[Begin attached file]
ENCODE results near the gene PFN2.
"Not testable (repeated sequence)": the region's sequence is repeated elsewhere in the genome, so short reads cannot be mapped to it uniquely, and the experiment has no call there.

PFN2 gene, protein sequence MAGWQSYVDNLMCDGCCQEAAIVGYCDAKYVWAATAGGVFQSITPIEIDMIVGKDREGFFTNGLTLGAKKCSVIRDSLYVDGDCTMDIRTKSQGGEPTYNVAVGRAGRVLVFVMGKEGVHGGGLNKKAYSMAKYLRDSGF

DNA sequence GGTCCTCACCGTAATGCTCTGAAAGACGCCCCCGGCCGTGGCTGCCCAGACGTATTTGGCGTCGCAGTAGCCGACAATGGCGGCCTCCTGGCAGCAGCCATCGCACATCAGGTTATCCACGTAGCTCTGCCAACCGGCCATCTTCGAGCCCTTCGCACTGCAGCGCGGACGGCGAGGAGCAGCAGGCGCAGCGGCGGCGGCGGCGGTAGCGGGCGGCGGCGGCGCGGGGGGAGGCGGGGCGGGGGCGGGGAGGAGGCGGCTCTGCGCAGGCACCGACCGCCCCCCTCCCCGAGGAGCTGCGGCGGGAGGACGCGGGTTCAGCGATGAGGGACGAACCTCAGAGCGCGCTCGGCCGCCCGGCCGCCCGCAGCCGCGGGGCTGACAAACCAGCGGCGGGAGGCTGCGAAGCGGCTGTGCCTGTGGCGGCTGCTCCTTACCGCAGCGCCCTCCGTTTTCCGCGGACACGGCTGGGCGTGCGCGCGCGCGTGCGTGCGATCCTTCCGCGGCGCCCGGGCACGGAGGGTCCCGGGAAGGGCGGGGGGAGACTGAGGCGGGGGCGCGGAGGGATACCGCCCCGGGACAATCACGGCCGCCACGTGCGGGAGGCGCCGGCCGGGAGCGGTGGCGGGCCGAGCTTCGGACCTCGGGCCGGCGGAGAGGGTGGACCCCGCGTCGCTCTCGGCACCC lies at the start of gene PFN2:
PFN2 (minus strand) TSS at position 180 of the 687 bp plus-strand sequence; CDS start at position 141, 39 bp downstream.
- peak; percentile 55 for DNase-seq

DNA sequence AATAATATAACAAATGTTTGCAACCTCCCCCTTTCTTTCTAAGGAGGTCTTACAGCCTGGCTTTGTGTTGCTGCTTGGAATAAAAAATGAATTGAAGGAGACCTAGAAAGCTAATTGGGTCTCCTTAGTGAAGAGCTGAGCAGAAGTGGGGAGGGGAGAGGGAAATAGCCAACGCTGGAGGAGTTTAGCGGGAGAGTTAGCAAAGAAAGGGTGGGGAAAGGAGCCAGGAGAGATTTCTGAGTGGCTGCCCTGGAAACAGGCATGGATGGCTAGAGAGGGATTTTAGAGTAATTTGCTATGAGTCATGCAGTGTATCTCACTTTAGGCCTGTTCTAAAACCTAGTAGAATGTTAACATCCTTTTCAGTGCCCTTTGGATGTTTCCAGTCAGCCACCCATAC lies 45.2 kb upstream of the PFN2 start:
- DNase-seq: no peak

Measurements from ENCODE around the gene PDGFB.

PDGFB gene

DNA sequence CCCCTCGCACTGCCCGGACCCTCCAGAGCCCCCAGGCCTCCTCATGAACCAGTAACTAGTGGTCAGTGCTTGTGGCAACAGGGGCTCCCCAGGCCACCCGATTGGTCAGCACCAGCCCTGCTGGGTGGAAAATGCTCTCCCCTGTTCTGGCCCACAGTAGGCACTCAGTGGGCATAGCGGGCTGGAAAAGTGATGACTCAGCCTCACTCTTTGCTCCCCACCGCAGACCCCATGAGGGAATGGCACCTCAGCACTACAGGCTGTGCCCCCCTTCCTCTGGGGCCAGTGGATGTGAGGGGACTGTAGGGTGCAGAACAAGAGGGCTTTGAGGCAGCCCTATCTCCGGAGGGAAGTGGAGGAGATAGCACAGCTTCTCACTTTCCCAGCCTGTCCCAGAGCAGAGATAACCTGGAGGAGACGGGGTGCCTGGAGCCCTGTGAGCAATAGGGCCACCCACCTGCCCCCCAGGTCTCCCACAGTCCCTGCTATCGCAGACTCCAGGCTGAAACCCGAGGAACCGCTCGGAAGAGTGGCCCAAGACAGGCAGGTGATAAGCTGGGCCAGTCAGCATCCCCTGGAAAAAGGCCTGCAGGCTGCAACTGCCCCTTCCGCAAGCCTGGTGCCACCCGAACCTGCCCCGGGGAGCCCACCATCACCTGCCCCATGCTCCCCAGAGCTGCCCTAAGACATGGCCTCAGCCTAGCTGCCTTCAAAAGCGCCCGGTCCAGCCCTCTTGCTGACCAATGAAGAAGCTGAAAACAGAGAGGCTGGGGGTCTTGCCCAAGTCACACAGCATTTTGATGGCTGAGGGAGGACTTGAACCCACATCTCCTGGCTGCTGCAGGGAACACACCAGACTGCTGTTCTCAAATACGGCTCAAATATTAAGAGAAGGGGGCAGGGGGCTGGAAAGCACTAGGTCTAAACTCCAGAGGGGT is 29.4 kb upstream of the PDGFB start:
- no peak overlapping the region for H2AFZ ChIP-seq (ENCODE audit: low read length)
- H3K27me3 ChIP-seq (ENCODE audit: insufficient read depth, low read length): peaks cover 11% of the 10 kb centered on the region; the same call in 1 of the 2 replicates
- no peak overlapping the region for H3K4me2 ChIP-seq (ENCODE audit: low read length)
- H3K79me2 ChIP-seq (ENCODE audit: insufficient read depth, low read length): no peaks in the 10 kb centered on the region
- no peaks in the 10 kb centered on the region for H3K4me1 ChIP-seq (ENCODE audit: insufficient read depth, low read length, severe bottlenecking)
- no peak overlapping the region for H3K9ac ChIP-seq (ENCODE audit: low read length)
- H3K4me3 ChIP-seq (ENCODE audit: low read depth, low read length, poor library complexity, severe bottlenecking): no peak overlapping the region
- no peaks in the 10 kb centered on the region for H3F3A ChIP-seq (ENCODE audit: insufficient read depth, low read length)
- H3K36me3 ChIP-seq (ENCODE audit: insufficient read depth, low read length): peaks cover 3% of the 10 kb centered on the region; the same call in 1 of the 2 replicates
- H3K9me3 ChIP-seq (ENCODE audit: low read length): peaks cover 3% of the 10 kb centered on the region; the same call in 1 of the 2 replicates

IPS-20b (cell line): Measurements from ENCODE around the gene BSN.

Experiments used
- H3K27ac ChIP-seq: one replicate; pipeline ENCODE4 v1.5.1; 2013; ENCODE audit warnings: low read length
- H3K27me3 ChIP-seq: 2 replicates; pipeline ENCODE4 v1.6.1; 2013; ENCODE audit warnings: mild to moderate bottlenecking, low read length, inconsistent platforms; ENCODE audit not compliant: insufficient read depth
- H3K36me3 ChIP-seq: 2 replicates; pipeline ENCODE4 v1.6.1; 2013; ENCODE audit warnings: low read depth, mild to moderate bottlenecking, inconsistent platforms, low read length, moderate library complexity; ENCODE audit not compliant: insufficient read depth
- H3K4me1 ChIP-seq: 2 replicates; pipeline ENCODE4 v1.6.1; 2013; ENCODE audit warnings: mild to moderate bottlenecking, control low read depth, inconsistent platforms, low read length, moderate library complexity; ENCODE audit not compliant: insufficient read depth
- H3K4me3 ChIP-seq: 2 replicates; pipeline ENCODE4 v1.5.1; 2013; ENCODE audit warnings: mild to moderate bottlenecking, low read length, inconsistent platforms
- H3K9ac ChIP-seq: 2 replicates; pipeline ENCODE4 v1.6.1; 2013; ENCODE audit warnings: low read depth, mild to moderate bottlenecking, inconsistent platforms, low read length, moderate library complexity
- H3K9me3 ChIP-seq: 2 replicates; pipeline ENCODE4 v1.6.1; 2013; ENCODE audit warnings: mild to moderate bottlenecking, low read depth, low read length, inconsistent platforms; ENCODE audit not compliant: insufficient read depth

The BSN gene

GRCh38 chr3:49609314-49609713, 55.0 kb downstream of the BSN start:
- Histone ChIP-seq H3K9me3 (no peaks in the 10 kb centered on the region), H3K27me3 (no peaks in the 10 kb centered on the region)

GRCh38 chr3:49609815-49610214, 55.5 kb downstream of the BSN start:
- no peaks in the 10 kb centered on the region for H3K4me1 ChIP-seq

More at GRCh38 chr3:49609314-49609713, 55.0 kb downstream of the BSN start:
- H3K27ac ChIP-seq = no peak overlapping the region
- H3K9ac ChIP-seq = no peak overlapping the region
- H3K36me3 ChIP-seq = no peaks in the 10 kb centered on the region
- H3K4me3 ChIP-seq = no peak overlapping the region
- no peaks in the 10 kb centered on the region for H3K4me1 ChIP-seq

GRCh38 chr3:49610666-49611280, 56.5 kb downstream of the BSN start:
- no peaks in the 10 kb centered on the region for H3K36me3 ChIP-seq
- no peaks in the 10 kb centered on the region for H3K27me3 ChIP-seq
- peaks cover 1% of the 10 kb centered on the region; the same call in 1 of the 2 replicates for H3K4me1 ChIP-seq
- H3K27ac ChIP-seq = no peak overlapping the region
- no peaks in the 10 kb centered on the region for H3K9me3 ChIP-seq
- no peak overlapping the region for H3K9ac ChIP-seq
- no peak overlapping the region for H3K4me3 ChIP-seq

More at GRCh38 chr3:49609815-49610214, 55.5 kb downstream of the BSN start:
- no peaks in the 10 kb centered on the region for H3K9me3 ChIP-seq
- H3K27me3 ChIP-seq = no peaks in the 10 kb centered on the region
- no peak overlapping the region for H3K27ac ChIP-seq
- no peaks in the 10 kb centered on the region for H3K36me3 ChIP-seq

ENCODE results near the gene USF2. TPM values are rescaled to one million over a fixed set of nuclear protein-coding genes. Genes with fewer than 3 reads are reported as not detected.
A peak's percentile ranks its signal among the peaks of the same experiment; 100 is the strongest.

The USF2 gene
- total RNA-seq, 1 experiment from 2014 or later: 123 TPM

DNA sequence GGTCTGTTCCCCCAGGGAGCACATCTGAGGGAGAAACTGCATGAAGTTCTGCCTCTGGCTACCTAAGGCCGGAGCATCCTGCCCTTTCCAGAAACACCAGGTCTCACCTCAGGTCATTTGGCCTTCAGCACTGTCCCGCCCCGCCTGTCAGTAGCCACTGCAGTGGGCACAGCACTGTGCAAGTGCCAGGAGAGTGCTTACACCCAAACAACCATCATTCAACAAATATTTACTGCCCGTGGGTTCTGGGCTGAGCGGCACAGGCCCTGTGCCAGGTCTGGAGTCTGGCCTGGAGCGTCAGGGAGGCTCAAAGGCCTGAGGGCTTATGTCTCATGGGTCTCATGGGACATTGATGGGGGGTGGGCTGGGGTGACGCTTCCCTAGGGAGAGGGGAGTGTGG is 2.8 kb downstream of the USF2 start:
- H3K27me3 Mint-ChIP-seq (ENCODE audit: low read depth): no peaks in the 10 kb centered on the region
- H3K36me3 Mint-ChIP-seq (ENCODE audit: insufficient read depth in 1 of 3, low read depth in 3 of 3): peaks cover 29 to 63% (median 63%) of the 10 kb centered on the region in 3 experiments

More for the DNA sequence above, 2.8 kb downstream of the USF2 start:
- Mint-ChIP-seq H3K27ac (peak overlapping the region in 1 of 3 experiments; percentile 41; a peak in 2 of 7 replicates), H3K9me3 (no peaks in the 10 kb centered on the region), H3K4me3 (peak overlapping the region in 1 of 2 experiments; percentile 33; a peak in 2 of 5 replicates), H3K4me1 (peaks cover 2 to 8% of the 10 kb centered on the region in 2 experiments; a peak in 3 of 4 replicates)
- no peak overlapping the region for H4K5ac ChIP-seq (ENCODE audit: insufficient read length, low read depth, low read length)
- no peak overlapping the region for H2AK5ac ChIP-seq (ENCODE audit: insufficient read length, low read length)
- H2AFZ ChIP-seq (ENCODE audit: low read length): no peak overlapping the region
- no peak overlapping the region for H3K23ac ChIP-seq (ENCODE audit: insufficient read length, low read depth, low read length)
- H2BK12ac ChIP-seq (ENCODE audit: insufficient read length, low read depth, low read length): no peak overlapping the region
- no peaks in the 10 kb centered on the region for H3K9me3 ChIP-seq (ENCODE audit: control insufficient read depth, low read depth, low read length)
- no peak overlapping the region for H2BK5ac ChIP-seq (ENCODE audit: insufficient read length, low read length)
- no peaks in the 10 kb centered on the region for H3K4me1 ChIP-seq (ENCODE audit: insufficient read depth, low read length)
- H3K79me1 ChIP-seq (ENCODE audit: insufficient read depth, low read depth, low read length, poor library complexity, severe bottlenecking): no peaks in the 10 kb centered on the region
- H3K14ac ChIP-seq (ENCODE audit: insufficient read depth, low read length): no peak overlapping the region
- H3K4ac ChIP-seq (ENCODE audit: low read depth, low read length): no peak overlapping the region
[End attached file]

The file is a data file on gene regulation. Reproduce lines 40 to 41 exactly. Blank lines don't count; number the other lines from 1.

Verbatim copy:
- H3K4me3 ChIP-seq = no peak overlapping the region
- no peaks in the 10 kb centered on the region for H3K4me1 ChIP-seq